The weather is getting cooler, and the leaves starting to fall. I write this as everyone seems to talking about chicken moult, but no one posts pictures of it… and after it happened to us, or rather our chickens, I can see why.
We have about 80 hens, of Americuanas (blue egg layers), New Hampshire, Light Sussex and Jersey Giants, and a few crosses to produce additional gorgeous green coloured eggs. Both kids and adults love to open a box of “rainbow eggs”, and I love collecting them. As we have been slowly adding to our flock, our gals range in age, and therefore are at all stages of development; some just starting to lay, to strong layers that barely bat an eye when they hop in and out of the nesting boxes. We have raised up all our chickens from chick, and have hatched up lots of our own, and I love watching the feather development and seeing what grows in. It’s like all those kids’ farm books, showing baby animals and what they grow into… egg, chick to chicken! Except it’s real life! Yippee! The Shepherd couldn’t be happier!
Which is why the whole moult thing is like the elephant in the room that no one likes to talk about… when you talk to a group of hobby farmers now, it’s “Ooohhh, yup. The girls are in moult…”, while they shuffle their feet and stare at the ground. If you’re a hobby farmer, I get it. Essentially, our beautiful and healthy birds are going through a really, really, ugly stage, that non-farming folks don’t understand. We all hope the gals get through it quickly – since blowing all your feathers off and growing in all new ones has got to be hard! And because of all that energy and hard work of growing new feathers, is just that – hard work – egg production drops to almost nothing. That’s right. Yesterday I collected TWO eggs from our coop. TWO. From 80 hens. Granted, in the last week I have been collecting about 6 a day, but 2 yesterday seemed to be really bringing home the point. The chicken Facebook discussion groups have all been featuring some really heated debates… how to get your chickens to continue to lay by adding artificial lighting, the ethics of doing it, or should you be giving your chickens the well deserved break from a hard year of laying. And people are passionate! Really passionate! How do you get your hens through this challenging time? Additional protein for feather development?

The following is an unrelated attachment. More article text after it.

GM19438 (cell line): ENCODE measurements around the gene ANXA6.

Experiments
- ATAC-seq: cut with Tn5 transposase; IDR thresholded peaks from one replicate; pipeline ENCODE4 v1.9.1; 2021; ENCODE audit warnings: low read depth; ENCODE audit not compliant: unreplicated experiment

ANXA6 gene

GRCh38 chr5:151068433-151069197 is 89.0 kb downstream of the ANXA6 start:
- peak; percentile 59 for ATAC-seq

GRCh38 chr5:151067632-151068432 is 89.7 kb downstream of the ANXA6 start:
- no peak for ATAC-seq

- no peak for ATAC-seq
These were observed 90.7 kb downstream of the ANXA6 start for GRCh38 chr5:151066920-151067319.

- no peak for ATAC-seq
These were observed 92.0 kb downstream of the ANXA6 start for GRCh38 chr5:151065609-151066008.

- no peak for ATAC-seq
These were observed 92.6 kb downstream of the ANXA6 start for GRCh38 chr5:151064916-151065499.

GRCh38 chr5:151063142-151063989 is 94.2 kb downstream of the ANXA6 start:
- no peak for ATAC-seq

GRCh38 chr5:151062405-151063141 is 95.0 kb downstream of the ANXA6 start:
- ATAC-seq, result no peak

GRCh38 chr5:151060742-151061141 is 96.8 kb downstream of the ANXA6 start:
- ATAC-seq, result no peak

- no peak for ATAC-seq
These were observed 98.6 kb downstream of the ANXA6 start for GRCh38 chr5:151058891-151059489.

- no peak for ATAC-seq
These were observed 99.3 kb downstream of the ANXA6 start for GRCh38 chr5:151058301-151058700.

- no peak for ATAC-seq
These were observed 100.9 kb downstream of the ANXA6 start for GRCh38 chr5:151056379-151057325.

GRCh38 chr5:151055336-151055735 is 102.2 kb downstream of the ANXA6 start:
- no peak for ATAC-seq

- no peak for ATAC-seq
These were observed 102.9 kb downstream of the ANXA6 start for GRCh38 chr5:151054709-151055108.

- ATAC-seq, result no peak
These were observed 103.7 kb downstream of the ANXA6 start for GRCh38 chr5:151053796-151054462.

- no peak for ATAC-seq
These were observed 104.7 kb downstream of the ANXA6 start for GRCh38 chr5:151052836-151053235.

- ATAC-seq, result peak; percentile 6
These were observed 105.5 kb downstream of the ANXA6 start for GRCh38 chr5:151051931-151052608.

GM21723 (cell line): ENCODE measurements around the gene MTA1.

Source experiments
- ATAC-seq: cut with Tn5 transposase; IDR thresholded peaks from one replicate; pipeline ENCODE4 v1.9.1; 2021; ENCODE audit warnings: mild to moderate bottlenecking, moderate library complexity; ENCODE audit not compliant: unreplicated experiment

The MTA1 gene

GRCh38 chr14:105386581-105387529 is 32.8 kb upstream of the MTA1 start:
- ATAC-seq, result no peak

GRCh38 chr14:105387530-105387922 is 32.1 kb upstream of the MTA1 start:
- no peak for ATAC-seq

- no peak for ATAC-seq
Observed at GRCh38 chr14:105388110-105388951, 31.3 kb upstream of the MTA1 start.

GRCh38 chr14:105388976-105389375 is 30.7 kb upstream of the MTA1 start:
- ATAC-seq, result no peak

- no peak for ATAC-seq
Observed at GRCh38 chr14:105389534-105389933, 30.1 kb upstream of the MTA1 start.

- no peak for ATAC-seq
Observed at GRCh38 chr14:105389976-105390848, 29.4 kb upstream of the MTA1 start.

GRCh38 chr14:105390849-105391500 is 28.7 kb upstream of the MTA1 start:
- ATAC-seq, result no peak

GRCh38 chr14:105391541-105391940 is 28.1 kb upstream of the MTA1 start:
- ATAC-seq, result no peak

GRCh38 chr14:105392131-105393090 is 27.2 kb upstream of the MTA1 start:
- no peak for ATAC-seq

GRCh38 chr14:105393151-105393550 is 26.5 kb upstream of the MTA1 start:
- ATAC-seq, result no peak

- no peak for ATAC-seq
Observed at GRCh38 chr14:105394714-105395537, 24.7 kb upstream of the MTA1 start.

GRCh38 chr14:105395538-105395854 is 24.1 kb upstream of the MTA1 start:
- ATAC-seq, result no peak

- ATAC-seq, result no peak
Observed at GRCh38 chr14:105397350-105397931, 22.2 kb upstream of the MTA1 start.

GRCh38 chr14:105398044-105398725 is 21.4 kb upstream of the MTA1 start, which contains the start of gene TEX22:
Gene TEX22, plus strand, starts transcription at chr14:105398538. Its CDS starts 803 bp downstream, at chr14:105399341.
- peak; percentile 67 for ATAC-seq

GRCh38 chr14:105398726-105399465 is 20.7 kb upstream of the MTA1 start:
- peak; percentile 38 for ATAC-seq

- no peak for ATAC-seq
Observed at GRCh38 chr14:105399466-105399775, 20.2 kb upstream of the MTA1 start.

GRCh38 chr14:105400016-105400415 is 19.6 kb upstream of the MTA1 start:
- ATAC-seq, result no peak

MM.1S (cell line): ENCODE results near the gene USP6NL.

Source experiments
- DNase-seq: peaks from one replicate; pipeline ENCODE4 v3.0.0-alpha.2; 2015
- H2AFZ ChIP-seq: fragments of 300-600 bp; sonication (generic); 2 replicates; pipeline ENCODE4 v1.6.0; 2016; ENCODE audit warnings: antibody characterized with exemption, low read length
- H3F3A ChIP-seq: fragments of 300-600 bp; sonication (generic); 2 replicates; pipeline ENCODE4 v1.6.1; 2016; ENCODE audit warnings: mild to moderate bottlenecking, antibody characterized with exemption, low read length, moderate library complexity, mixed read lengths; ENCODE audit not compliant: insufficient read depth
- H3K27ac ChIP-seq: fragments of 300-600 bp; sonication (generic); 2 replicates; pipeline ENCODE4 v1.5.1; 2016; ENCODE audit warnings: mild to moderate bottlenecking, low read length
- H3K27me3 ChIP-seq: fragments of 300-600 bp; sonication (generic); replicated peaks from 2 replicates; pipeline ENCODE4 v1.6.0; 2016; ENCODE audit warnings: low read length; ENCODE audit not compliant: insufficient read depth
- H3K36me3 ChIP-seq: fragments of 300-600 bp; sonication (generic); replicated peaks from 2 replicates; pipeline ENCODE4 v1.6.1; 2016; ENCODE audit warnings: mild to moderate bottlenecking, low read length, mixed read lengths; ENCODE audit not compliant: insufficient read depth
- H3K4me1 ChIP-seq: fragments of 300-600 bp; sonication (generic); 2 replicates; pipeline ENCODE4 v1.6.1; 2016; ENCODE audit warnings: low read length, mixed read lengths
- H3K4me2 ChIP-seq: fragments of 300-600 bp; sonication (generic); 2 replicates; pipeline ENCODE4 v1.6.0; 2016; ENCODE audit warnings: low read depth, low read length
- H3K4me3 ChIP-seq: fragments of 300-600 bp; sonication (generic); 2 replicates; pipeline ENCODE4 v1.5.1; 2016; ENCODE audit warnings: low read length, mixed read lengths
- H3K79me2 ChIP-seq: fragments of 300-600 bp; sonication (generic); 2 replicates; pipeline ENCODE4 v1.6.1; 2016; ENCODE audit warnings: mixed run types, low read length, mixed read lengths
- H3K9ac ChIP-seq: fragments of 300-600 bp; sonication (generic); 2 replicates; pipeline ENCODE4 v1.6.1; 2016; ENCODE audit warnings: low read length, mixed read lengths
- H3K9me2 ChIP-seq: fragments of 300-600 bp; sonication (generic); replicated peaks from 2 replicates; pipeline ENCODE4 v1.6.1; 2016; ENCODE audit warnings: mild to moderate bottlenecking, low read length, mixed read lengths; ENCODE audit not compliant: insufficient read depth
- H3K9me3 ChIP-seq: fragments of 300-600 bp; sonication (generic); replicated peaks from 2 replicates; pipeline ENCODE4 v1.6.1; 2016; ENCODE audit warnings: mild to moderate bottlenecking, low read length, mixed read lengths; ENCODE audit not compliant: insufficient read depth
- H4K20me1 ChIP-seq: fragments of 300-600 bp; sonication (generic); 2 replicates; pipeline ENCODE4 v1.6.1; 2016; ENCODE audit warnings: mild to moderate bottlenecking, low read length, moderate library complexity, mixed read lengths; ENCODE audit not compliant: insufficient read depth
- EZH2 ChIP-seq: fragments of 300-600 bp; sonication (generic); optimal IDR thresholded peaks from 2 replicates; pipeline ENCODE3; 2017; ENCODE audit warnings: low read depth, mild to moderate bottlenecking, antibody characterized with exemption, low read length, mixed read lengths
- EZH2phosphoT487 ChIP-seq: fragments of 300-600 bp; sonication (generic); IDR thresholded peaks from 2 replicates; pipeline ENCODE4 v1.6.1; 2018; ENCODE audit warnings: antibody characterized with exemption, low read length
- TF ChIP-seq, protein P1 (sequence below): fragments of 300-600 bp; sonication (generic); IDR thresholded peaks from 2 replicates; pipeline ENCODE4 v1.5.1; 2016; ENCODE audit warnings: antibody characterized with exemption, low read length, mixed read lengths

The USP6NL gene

And how long is this supposed to last? Well, depending on what source you read, it can be between 6 weeks to 6 months. It’s started for us here at the beginning of November so lets hope we get through it quickly.
So it’ll be a little while till we are back in the game with egg production, as the gals are a little busy at the moment – growing brand new coats in and all. And I hope they hurry, it’s getting cool and damp!
Good luck to all the hens out there! Brrrrr!